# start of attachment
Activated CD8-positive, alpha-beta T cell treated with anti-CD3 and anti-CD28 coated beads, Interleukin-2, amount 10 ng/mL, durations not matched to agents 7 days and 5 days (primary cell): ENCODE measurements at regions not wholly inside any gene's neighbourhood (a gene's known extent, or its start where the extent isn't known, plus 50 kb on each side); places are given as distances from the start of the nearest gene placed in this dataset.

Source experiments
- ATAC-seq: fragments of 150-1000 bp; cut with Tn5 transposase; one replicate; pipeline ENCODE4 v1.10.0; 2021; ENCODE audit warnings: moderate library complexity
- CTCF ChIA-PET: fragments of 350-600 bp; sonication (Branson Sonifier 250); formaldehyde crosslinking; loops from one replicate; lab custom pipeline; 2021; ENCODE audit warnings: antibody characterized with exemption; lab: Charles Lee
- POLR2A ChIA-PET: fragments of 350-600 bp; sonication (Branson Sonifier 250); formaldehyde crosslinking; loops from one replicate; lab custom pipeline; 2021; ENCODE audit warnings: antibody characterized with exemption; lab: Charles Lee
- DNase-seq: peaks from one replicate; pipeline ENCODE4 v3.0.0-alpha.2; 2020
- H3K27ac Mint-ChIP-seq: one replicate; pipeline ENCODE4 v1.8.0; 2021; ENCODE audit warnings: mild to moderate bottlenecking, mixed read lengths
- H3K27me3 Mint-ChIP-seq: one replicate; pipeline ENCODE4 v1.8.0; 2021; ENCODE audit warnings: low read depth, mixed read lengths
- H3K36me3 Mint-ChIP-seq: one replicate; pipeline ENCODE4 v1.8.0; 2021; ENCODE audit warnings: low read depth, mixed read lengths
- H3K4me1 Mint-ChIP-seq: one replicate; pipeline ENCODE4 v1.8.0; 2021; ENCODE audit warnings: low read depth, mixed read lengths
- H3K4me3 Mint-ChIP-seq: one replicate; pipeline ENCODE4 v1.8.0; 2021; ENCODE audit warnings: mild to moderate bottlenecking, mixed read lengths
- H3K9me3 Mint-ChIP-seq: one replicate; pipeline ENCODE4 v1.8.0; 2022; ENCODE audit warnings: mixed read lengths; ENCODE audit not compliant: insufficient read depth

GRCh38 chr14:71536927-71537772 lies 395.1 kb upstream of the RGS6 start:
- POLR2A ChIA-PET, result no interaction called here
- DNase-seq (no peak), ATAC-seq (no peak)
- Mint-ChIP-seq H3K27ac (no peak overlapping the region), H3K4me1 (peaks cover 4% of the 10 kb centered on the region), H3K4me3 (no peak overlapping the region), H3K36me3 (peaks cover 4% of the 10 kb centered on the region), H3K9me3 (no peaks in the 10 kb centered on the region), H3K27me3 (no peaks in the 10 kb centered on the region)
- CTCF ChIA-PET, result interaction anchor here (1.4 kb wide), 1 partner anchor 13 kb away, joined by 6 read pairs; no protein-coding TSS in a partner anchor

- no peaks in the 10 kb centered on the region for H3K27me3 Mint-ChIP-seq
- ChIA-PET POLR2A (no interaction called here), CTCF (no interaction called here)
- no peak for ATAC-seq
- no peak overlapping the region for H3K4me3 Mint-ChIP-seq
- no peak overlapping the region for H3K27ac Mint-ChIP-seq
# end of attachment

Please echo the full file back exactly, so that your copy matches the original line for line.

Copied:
Activated CD8-positive, alpha-beta T cell treated with anti-CD3 and anti-CD28 coated beads, Interleukin-2, amount 10 ng/mL, durations not matched to agents 7 days and 5 days (primary cell): ENCODE measurements at regions not wholly inside any gene's neighbourhood (a gene's known extent, or its start where the extent isn't known, plus 50 kb on each side); places are given as distances from the start of the nearest gene placed in this dataset.

Source experiments
- ATAC-seq: fragments of 150-1000 bp; cut with Tn5 transposase; one replicate; pipeline ENCODE4 v1.10.0; 2021; ENCODE audit warnings: moderate library complexity
- CTCF ChIA-PET: fragments of 350-600 bp; sonication (Branson Sonifier 250); formaldehyde crosslinking; loops from one replicate; lab custom pipeline; 2021; ENCODE audit warnings: antibody characterized with exemption; lab: Charles Lee
- POLR2A ChIA-PET: fragments of 350-600 bp; sonication (Branson Sonifier 250); formaldehyde crosslinking; loops from one replicate; lab custom pipeline; 2021; ENCODE audit warnings: antibody characterized with exemption; lab: Charles Lee
- DNase-seq: peaks from one replicate; pipeline ENCODE4 v3.0.0-alpha.2; 2020
- H3K27ac Mint-ChIP-seq: one replicate; pipeline ENCODE4 v1.8.0; 2021; ENCODE audit warnings: mild to moderate bottlenecking, mixed read lengths
- H3K27me3 Mint-ChIP-seq: one replicate; pipeline ENCODE4 v1.8.0; 2021; ENCODE audit warnings: low read depth, mixed read lengths
- H3K36me3 Mint-ChIP-seq: one replicate; pipeline ENCODE4 v1.8.0; 2021; ENCODE audit warnings: low read depth, mixed read lengths
- H3K4me1 Mint-ChIP-seq: one replicate; pipeline ENCODE4 v1.8.0; 2021; ENCODE audit warnings: low read depth, mixed read lengths
- H3K4me3 Mint-ChIP-seq: one replicate; pipeline ENCODE4 v1.8.0; 2021; ENCODE audit warnings: mild to moderate bottlenecking, mixed read lengths
- H3K9me3 Mint-ChIP-seq: one replicate; pipeline ENCODE4 v1.8.0; 2022; ENCODE audit warnings: mixed read lengths; ENCODE audit not compliant: insufficient read depth

GRCh38 chr14:71536927-71537772 lies 395.1 kb upstream of the RGS6 start:
- POLR2A ChIA-PET, result no interaction called here
- DNase-seq (no peak), ATAC-seq (no peak)
- Mint-ChIP-seq H3K27ac (no peak overlapping the region), H3K4me1 (peaks cover 4% of the 10 kb centered on the region), H3K4me3 (no peak overlapping the region), H3K36me3 (peaks cover 4% of the 10 kb centered on the region), H3K9me3 (no peaks in the 10 kb centered on the region), H3K27me3 (no peaks in the 10 kb centered on the region)
- CTCF ChIA-PET, result interaction anchor here (1.4 kb wide), 1 partner anchor 13 kb away, joined by 6 read pairs; no protein-coding TSS in a partner anchor

- no peaks in the 10 kb centered on the region for H3K27me3 Mint-ChIP-seq
- ChIA-PET POLR2A (no interaction called here), CTCF (no interaction called here)
- no peak for ATAC-seq
- no peak overlapping the region for H3K4me3 Mint-ChIP-seq
- no peak overlapping the region for H3K27ac Mint-ChIP-seq